Margielyn Didal hopes skateboarding reputation changes after Olympics debut
MANILA, Philippines—Margielyn Didal’s debut in the Olympics may not have produced a medal but her impact outside of Tokyo was surely felt.
While she became a social media darling in Brazil, her influence in her own country of the Philippines could be the start of a new sporting revolution.
Didal hopes that skateboarding’s debut in the Tokyo Olympics could lead to Filipino children taking up the sport and the society looking at it in a different light.
“The skate scene in the Philippines is really big already but I can’t really tell how big it is because skateboarding as a sport is kind of new,” said Didal in a virtual press conference. “I’ve been a skateboarder for nine, 10 years already and it’s grown big.”
“It’s already big but I know it’ll get bigger because they included skateboarding in the Olympics.”
Didal was a trailblazer in the Philippine sporting scene becoming the first Filipino to join the X Games and was a gold medalist in both the Southeast Asian Games and Asian Games.
Her World Skate ranking eventually put her in the Summer Games and it was on the international stage became a household name outside the Philippines.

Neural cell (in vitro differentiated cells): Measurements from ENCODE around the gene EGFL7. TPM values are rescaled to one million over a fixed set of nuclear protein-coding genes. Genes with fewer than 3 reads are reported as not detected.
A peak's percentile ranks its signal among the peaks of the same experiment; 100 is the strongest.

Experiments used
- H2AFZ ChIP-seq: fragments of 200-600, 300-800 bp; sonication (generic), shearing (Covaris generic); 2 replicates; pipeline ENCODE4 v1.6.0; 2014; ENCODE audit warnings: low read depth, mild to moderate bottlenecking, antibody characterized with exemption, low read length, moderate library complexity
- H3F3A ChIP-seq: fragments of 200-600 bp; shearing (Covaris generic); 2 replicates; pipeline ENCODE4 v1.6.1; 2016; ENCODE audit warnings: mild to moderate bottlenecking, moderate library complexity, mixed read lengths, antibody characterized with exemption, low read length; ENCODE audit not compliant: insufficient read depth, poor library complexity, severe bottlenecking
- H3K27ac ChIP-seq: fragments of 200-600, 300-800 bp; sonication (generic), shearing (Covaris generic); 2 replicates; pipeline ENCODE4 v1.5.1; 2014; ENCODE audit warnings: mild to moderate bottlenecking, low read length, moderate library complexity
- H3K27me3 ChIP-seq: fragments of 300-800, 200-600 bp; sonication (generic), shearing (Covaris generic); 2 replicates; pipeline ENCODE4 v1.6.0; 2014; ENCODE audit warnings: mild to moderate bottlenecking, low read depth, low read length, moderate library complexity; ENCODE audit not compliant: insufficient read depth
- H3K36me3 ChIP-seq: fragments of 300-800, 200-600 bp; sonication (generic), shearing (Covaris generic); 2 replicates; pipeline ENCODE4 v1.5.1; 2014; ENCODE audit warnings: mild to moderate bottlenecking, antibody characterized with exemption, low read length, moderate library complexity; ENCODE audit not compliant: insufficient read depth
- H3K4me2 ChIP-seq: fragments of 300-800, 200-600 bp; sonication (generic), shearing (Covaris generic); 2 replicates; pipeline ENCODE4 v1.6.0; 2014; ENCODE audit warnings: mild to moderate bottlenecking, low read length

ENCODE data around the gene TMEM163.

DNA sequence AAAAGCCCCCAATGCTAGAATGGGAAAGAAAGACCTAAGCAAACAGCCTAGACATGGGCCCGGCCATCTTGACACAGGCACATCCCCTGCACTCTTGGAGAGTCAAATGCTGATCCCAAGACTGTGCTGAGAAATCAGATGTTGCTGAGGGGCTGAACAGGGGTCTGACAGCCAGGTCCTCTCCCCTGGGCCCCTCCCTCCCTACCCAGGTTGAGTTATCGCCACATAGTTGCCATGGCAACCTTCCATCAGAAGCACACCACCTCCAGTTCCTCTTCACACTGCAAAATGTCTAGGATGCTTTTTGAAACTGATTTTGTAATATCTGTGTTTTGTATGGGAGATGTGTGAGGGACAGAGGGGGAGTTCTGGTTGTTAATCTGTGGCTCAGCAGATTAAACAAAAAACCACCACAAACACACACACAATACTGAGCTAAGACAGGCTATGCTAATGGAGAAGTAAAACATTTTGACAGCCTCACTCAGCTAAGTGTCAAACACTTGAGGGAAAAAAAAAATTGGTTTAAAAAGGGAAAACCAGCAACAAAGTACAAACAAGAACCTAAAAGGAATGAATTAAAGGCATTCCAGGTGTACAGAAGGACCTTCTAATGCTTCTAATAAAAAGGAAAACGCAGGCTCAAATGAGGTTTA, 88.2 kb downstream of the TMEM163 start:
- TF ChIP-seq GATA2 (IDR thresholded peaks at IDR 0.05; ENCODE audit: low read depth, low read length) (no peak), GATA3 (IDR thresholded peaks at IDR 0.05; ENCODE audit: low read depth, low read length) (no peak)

The Tokyo Olympics’ social media accounts heavily pushed Didal as her antics and overall friendliness attached her to Brazil’s sporting community when she hit it off with women’s street silver medalist Rayssa Leal.
Didal further gained attention when her post with Tony Hawk, arguably the greatest skateboarder of all time, went viral.
The Cebu City native hoped that through the Olympic exposure that skateboarding will become more mainstream and not a sport shrouded under a negative reputation.
“I hope that it can be seen better, I want to spread the good vibes,” said Didal who finished seventh in the women’s street final. “I hope they saw that here in skateboarding that there is really a big chance to enter the Olympics.”